When we have a child with a trauma history, it can be hard to parent them. They don’t find pleasure in us. Not at first. But we can teach them to. But it depends on us. We must reach out to them everyday. Offer affection, smiles, eye contact, soft touching and lots of physical contact. It is through this repetition that the brain will change. The entire neurological system will change. Over time, this child will begin seeking it out. More and more. And each time, they will find a little bit more pleasure in it. Pretty soon, you will be their drug of choice. Oxytocin and all of that.
So keep “practicing”. Keep touching each other. They might not “get it” at first. Maybe you won’t either. But eventually you both will. You just need to breathe and just be in the present moment. Regulated and safe for them. And it will change. I promise. Science promises. So do John and Paul. Now THAT’S a pretty good reference! 🙂
It has been brought to my attention that my posts are candid. That I don’t really hold back when I write on here. Well, I guess I didn’t think of it like that before, but it’s true. I am just writing whatever comes out at the moment and I am not really editing to make it fit into anything nicely. I am just typing as quickly as my fingers can go. Thoughts rambling. Ideas popping up. Situations in my life that need to come out, come out. All the dizzy stuff inside of me is given words and in the end it begins to make sense. And man, does that ever feel good.
The best part is, I really don’t care what anybody has to say about it. I honestly don’t. Because it’s not about them. It’s about ME. This is really one of the only places in my life that is only about me. No interruptions, no editing, no planning ahead. Just me. When I am writing on here, I am literally just in the moment, completely oblivious to anything around me. I am in a deep place inside myself. Very in touch with myself. In a way, it’s a good practice for the rest of my life.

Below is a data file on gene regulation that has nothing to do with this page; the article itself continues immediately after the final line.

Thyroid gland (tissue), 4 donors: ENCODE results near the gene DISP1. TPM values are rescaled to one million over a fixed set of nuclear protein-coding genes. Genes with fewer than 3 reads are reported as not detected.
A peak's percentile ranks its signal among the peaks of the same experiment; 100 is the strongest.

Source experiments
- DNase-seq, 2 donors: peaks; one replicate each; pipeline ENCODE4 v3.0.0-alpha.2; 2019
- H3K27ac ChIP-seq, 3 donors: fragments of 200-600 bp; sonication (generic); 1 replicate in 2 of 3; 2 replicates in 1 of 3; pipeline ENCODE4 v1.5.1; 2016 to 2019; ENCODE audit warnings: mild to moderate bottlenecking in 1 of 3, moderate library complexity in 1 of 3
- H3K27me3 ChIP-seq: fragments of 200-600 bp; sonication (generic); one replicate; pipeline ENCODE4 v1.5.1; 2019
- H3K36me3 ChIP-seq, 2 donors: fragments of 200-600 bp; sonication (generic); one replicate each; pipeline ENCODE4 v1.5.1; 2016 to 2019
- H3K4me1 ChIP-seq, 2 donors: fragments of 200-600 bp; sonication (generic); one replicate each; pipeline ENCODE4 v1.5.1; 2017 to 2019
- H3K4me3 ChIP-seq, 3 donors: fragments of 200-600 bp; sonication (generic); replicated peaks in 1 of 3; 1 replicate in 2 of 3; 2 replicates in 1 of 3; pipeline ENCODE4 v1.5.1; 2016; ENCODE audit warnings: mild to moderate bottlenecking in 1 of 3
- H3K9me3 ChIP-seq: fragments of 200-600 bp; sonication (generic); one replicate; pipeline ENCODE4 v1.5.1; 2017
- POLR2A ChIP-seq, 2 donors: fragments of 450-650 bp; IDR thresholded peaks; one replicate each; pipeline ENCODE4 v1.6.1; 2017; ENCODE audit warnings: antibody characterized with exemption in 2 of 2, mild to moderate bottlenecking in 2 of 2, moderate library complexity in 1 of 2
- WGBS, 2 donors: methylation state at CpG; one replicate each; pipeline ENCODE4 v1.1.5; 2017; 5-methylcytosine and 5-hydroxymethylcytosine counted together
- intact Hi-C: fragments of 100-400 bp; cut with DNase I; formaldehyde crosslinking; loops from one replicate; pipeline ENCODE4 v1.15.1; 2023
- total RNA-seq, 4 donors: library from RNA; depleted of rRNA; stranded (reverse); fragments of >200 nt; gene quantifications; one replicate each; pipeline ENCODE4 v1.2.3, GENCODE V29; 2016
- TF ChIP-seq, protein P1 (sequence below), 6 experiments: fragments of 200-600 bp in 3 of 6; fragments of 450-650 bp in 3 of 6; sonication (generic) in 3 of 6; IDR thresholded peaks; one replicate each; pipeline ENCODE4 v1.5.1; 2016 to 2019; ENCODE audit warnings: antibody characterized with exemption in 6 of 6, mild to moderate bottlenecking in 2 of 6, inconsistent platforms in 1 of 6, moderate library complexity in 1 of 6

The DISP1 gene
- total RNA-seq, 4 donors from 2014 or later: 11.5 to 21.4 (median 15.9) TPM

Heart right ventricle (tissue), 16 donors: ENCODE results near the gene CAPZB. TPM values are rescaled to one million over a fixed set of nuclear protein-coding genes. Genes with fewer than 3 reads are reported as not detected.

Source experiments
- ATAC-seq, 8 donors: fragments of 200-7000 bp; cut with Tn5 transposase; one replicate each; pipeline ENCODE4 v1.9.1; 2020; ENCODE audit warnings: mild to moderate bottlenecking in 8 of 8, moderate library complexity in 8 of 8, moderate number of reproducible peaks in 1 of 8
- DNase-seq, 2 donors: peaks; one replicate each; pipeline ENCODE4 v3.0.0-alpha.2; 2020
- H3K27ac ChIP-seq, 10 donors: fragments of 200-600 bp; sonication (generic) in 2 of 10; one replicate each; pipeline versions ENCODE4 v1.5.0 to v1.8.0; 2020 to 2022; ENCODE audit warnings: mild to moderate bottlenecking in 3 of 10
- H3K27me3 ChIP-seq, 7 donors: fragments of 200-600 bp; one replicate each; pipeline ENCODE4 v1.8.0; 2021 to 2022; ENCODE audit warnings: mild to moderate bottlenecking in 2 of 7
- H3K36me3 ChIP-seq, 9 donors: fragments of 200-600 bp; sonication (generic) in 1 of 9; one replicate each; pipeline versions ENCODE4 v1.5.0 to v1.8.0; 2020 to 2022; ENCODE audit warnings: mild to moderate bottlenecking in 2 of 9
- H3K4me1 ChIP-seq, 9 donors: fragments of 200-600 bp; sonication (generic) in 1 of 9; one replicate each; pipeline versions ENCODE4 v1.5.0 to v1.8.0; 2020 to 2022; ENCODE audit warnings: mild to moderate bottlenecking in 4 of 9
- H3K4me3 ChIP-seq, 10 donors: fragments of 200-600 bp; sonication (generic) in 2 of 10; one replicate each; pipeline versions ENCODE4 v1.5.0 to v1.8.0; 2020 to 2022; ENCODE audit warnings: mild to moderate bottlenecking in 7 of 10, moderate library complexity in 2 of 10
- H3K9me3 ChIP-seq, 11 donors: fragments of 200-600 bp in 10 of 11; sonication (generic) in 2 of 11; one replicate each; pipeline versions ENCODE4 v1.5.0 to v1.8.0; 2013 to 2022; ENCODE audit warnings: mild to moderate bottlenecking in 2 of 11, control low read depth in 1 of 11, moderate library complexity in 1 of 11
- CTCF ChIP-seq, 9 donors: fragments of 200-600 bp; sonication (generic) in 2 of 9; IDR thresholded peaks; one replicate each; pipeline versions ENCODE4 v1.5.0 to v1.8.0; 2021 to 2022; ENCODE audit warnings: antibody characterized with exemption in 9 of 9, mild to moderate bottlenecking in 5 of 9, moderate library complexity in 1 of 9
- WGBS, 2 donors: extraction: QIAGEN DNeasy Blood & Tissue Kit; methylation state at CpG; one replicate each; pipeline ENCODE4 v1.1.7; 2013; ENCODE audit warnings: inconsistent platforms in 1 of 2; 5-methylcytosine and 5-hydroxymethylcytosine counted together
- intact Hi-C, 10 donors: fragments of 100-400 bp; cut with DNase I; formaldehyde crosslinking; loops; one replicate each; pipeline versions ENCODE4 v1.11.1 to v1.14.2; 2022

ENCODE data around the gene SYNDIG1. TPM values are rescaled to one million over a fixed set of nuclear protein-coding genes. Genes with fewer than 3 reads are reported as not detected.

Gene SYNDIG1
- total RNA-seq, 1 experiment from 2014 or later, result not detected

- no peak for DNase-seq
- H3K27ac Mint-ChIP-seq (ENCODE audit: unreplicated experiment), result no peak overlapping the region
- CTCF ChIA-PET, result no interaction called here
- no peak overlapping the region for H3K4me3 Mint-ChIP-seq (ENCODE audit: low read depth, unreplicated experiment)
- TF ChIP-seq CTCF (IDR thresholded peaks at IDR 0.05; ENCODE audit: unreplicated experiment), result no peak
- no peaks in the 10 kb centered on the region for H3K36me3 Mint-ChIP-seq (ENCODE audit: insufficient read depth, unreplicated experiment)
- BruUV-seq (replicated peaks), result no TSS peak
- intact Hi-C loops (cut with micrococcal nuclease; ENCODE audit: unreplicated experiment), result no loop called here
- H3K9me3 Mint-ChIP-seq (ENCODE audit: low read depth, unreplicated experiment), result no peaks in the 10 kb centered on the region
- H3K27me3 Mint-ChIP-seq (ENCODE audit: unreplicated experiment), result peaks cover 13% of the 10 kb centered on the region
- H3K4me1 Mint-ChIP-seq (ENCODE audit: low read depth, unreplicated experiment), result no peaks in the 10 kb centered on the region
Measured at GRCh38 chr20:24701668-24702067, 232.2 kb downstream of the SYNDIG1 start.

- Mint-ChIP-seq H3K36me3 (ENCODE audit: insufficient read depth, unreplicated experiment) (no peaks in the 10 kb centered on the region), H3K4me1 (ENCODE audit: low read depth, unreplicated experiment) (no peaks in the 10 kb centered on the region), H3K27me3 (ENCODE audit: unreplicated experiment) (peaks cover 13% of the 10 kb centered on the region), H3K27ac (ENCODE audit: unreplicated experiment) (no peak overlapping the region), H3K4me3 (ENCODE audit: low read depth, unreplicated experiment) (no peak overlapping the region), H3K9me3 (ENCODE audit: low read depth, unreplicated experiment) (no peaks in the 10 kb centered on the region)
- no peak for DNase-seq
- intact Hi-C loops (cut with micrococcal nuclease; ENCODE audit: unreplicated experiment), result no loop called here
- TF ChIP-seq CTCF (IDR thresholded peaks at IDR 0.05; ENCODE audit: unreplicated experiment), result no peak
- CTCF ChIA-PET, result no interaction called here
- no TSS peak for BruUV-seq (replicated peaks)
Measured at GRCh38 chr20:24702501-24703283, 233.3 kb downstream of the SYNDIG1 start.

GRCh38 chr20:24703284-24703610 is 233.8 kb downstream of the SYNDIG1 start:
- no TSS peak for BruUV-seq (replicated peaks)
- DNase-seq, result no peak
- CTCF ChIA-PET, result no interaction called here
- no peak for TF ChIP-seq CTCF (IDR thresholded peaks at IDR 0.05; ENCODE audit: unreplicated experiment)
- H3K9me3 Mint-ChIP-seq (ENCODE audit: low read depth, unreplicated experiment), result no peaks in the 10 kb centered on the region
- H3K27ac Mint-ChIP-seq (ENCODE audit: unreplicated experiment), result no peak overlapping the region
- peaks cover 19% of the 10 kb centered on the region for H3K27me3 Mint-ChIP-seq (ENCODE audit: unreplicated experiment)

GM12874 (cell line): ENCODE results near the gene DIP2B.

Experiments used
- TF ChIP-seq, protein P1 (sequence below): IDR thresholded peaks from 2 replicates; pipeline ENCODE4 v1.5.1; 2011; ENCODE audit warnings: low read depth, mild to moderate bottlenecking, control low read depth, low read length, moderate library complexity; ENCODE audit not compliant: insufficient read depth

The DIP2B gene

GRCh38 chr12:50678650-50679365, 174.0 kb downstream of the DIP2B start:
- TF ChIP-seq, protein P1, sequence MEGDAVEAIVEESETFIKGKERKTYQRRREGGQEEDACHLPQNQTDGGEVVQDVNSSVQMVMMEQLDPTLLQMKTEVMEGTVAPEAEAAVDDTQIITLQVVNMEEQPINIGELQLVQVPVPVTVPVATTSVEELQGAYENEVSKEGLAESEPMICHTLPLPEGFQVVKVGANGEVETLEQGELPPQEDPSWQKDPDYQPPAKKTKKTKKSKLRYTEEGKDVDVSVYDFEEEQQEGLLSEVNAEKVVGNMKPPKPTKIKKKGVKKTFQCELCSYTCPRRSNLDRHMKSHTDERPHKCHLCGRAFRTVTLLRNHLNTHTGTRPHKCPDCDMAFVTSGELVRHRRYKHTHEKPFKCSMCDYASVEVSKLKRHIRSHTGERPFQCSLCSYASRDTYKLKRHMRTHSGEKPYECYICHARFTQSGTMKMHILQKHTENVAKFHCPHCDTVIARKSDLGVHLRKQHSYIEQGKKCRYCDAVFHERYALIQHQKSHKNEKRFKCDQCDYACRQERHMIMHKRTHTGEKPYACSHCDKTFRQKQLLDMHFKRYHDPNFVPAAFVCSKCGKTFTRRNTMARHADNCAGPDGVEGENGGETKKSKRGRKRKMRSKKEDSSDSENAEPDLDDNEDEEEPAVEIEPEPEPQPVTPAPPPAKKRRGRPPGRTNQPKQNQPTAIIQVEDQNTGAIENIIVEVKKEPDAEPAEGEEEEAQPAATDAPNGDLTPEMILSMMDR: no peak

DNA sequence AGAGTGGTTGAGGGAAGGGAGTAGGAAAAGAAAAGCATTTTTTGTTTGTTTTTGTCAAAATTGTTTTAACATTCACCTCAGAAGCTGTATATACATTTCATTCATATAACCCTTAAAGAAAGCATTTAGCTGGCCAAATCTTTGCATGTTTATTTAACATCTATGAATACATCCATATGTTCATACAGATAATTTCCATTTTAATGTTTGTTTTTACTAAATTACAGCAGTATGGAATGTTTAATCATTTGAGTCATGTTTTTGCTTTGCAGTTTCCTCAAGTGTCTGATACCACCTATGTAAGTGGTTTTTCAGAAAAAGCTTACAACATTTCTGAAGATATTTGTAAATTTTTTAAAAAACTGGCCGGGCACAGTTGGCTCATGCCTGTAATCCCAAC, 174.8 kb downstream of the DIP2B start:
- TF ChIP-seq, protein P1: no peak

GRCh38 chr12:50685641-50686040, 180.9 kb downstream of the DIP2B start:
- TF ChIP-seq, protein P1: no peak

Sometimes I hear that people don’t know how I can take time like this out for myself. And that touches me deeply. Because it makes me recognize that that’s exactly what I’m doing. I’m taking time out for me. That is so true.
And what I have come to learn about that, is that my kids need me to. I need to vent and to process and to put words to experiences. I NEED to. It’s not indulgence. It’s a necessity of my life. And I am so proud to know that I appreciate my own needs enough to do something like this. Something as write. Something that comes so naturally to me, so easily. Something so tiny. But it’s huge. Thank you for helping me to see that. That it’s huge.
What I want to say to you (and you know who YOU are) about this is: write! Get a journal or start an anonymous blog. Spit out your words. Even if only a few words at a time. Just write. Write it all down. Get it all out. Put words to all that stuff that’s been floating around inside of you. Because as my friend Yael says, “there’s a beautiful mess inside“. And how can we stay outside of that? Go deeper than you’ve ever dared.
So give it birth, Jazmine Gene! You deserve it. And you are worth it. And YOU are as important in your family as those babies are. Mabye even more so. You’ve given birth to them. But maybe now it’s time to give birth to YOU!
I love you. (I always have and I always will. You have been with me along the whole way, whether you knew it or not.)
To hear a free tele-seminar by Janet Conner, author of Writing Down Your Soul, please click here. By filling out the quick form on the link, you will receive the free recording which you can then listen to on your own time or even download to your iPod. Thanks again Consciously Parenting Project for another great resource!